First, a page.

I'm taking it that it is all the side exercises that I am told will keep the joint in place. Those stinkers that are currently triggering my thigh muscle spasms. Sigh. 3-4 months. 3-4 months. I knew February was the estimation. I think it's the getting there day by day that is dragging a bit. Thank you in advance, Kristin
         
      • Josephine

        Josephine NURSE DIRECTOR, BONESMART Administrator

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        Pseudo just means false. It means that fibrous tissue develops around the hip joint and replaces the original capsule that has been excised. Once it is grown and healed, along with the muscles that were split apart, then things return to normal.

        It's called healing!View attachment ai54.tinypic.com_2hmhs2s.jpg

        And the exercises will help the muscles gain strength and tone, of course. Never forget the tone!
         
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        • hipper

          hipper New Member

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          Thank you. Those pictures certainly are inspiring. I've never had good rom in that hip but it got much worse over the last few years and I can already tell it is much improved. Thanks for the info.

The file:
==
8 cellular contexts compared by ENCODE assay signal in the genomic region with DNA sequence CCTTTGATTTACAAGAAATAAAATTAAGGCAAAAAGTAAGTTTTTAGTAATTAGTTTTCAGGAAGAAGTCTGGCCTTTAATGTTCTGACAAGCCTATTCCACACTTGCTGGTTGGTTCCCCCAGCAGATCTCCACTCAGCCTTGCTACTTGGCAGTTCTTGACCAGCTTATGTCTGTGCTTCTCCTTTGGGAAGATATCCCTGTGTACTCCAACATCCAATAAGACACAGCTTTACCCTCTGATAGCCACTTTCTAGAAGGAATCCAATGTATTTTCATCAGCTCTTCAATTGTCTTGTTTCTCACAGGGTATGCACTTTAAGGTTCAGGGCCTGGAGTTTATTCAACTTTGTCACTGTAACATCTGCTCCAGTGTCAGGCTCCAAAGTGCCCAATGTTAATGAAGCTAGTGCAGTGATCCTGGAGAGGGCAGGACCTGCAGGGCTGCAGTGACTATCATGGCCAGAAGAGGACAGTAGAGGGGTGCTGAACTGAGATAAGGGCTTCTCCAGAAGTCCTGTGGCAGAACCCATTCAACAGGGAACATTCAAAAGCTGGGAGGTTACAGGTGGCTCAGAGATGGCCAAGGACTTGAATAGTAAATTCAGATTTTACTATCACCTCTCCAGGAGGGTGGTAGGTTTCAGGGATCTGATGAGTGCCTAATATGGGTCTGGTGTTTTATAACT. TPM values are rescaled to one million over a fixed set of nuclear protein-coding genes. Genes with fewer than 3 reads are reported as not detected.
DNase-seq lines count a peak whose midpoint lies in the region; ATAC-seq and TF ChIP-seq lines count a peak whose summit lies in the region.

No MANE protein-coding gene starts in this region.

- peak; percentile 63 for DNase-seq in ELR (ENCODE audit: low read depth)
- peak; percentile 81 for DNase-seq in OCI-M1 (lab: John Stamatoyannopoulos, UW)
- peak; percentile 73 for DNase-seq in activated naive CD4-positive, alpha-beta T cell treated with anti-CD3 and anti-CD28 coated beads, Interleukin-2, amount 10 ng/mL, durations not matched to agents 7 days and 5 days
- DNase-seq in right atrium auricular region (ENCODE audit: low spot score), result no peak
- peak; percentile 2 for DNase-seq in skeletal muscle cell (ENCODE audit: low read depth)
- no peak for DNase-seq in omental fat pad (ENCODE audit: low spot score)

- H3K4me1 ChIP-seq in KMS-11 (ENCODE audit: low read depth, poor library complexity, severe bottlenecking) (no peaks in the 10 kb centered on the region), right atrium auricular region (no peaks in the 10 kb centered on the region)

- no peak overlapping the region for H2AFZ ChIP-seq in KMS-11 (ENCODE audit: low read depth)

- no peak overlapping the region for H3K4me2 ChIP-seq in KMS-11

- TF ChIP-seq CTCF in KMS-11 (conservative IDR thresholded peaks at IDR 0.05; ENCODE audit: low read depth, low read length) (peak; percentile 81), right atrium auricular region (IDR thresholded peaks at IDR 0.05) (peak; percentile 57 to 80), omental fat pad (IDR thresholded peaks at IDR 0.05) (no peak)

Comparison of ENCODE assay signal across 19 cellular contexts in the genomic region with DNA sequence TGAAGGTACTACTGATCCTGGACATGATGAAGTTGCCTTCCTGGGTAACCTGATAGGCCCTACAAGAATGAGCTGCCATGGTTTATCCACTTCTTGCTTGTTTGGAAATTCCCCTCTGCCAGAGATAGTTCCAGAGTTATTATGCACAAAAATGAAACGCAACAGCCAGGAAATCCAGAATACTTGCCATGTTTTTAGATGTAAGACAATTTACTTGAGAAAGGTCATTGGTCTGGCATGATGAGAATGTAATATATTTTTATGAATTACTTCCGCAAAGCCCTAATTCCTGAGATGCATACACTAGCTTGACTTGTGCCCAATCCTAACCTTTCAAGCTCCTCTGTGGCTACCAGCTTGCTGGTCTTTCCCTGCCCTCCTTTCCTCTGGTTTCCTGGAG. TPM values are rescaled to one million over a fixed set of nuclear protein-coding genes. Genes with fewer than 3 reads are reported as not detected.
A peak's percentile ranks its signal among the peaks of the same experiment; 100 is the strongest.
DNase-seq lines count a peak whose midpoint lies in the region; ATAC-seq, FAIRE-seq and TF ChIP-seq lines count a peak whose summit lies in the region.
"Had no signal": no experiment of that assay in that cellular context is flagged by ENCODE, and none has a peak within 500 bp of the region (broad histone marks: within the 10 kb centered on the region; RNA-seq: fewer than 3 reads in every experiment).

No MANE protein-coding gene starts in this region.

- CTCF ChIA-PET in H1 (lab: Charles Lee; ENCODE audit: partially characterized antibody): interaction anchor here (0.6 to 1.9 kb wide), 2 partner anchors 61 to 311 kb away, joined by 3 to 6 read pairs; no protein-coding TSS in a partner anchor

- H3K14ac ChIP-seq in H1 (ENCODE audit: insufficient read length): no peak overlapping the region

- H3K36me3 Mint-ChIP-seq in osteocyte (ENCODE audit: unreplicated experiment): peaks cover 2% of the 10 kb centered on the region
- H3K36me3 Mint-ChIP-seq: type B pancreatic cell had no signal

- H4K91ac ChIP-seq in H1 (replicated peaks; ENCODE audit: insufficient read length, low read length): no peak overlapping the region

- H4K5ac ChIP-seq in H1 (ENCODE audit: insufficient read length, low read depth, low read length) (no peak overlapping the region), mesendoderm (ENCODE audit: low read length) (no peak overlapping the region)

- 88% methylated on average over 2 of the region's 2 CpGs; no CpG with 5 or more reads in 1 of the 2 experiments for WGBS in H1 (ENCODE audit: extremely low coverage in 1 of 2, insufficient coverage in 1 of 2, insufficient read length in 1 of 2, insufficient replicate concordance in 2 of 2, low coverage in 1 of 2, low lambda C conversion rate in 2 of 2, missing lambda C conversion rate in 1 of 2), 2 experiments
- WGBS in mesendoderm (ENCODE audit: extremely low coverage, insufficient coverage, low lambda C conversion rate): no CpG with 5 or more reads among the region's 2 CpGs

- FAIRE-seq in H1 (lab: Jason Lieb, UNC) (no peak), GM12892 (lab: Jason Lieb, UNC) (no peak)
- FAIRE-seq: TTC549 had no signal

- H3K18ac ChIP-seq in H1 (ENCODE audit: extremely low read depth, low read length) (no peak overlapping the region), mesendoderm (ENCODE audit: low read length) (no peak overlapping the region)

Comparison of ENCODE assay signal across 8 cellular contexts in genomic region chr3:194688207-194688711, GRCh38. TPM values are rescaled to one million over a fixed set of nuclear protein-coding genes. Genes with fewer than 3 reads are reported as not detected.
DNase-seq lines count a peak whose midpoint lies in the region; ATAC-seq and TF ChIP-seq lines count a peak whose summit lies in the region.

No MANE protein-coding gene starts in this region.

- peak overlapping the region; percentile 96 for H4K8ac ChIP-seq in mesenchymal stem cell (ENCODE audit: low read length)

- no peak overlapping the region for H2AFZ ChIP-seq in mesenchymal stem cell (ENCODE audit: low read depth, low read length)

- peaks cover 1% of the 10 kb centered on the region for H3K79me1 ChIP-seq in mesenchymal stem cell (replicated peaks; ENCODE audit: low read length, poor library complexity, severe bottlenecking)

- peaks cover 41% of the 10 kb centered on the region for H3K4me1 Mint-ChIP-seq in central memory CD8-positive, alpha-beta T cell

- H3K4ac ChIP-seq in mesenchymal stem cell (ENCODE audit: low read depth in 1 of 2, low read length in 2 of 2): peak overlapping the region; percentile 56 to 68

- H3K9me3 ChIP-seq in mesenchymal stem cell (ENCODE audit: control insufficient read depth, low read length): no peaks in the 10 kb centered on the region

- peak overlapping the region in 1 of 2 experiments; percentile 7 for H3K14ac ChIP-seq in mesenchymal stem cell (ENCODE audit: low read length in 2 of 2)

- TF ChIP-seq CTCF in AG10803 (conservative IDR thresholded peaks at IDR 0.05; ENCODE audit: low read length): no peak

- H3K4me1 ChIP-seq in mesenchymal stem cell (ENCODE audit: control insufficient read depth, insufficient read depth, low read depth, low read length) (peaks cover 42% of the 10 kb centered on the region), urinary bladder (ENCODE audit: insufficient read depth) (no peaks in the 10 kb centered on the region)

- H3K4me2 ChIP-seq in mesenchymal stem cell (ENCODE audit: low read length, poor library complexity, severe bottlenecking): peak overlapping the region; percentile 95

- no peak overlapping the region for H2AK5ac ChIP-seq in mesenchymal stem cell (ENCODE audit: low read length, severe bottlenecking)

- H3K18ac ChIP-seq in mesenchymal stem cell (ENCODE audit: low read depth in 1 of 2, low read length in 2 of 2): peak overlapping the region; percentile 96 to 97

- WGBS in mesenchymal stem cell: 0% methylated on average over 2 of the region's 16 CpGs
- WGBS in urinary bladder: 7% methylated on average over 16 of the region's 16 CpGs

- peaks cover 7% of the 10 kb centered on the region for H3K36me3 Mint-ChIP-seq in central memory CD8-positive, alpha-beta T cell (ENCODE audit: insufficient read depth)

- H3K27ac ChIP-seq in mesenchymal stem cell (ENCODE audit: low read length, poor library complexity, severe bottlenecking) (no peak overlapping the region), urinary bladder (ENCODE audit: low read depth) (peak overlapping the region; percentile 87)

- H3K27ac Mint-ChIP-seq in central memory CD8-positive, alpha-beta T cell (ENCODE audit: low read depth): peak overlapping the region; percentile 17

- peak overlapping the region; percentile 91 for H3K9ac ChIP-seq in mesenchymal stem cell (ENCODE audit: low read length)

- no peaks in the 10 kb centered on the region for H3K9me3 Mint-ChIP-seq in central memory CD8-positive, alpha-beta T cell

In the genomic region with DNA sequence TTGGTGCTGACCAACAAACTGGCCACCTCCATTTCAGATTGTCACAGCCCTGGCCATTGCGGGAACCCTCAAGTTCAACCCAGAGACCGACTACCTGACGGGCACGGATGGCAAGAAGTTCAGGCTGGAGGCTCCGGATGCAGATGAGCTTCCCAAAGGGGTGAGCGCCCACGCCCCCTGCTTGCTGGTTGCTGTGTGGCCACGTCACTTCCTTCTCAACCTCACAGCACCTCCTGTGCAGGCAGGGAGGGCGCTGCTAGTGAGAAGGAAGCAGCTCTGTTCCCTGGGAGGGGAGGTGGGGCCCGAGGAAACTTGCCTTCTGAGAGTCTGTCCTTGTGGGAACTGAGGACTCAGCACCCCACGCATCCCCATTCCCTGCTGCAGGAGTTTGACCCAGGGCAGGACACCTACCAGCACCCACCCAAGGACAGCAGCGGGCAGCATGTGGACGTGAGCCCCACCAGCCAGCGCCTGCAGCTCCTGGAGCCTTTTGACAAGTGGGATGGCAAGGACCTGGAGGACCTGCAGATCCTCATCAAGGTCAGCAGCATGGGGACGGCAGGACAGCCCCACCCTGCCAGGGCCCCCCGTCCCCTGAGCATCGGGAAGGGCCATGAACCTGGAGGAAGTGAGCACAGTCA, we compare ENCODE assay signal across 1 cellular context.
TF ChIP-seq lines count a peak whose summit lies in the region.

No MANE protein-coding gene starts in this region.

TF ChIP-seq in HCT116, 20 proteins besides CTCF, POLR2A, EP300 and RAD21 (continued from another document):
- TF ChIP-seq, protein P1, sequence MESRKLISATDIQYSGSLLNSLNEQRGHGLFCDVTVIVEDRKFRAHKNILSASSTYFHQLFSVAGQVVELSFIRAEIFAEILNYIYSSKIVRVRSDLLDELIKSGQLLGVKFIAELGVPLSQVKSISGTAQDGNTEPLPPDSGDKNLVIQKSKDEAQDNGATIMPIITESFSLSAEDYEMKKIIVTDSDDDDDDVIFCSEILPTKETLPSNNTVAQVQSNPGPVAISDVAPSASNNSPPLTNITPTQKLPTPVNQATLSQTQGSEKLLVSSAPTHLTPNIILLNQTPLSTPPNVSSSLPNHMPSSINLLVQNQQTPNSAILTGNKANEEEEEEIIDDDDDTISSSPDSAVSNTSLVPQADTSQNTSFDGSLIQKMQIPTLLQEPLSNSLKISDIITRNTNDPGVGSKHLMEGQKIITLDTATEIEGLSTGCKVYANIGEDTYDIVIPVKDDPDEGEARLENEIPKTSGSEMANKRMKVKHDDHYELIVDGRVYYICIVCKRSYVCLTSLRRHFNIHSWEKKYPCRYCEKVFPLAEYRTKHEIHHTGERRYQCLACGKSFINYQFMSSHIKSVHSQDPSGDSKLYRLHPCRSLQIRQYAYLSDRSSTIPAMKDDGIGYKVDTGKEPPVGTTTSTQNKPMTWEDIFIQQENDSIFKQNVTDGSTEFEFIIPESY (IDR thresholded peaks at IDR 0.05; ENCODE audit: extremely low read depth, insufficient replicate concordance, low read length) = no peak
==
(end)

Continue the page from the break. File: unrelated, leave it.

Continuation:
Hipper
           
        • Jaycey

          Jaycey Moderator

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          Hi hipper, I had developmental dysplasia as well and my only restrictions after my 6 weeks follow up were no bungee jumping and no parachuting. I have to agree with Jo and Jamie - sounds like your OS is ultra conservative.

          Ultimately you will discover your own limitations. I don't cross my legs anymore - I think partly because I got out of the habit. Twisting isn't a problem for me and I don't worry at all about the 90 degree rule.

          Your new hip is very strong. Enjoy it!
           
        • Jyoti

          Jyoti Senior

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          I also have congenital dysplasia so reading this thread is very interesting for me. Still waiting for an op date but when I next see my consultant I will check what he thinks about these precautions. I hope he says different.
          Jyoti
           
        • silviapapp2003

          silviapapp2003 New Member

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          I have those precaution. I had a partial HR in July after falling and breaking teh head of my femur. Hang in there....You are not alone...
           
        • Jamie

          Jamie Administrator

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          Hi, Sylviaapp2003....welcome to BoneSmart! I'm glad you joined our forum and look forward to learning more about you.

          If you haven't started your own thread in the Hip Recovery forum, it would be great for you to do that and tell us more about your surgery and recovery.
           
        • hipper

          hipper New Member

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          I spoke to a friend who had her hip replaced by the same surgeon and he didn't give her life time precautions so I guess I'm special ;)

          Hipper
          Lthr 11/3/10
           
        • Jaycey

          Jaycey Moderator

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          Hipper, be sure and ask for clarification on your restrictions when you next see your OS. And let us know what he says. Seems every OS has a different view on this.